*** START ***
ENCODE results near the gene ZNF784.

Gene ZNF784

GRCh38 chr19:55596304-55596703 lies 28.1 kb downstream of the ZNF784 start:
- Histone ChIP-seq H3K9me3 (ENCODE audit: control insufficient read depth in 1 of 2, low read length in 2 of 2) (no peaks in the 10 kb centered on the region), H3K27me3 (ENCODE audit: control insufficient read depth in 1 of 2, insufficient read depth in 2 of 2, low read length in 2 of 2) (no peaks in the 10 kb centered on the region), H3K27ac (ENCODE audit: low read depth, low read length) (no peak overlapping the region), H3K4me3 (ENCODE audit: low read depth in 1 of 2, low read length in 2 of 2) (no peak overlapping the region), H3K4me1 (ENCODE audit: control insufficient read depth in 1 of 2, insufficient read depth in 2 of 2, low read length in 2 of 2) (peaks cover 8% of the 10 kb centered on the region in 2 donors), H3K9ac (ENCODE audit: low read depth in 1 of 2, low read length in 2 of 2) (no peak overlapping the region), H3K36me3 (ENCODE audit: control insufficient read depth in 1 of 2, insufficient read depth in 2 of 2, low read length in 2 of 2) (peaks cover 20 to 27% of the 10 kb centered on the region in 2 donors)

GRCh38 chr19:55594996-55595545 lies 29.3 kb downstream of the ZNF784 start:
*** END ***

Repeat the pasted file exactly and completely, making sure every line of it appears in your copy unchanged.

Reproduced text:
ENCODE results near the gene ZNF784.

Gene ZNF784

GRCh38 chr19:55596304-55596703 lies 28.1 kb downstream of the ZNF784 start:
- Histone ChIP-seq H3K9me3 (ENCODE audit: control insufficient read depth in 1 of 2, low read length in 2 of 2) (no peaks in the 10 kb centered on the region), H3K27me3 (ENCODE audit: control insufficient read depth in 1 of 2, insufficient read depth in 2 of 2, low read length in 2 of 2) (no peaks in the 10 kb centered on the region), H3K27ac (ENCODE audit: low read depth, low read length) (no peak overlapping the region), H3K4me3 (ENCODE audit: low read depth in 1 of 2, low read length in 2 of 2) (no peak overlapping the region), H3K4me1 (ENCODE audit: control insufficient read depth in 1 of 2, insufficient read depth in 2 of 2, low read length in 2 of 2) (peaks cover 8% of the 10 kb centered on the region in 2 donors), H3K9ac (ENCODE audit: low read depth in 1 of 2, low read length in 2 of 2) (no peak overlapping the region), H3K36me3 (ENCODE audit: control insufficient read depth in 1 of 2, insufficient read depth in 2 of 2, low read length in 2 of 2) (peaks cover 20 to 27% of the 10 kb centered on the region in 2 donors)

GRCh38 chr19:55594996-55595545 lies 29.3 kb downstream of the ZNF784 start: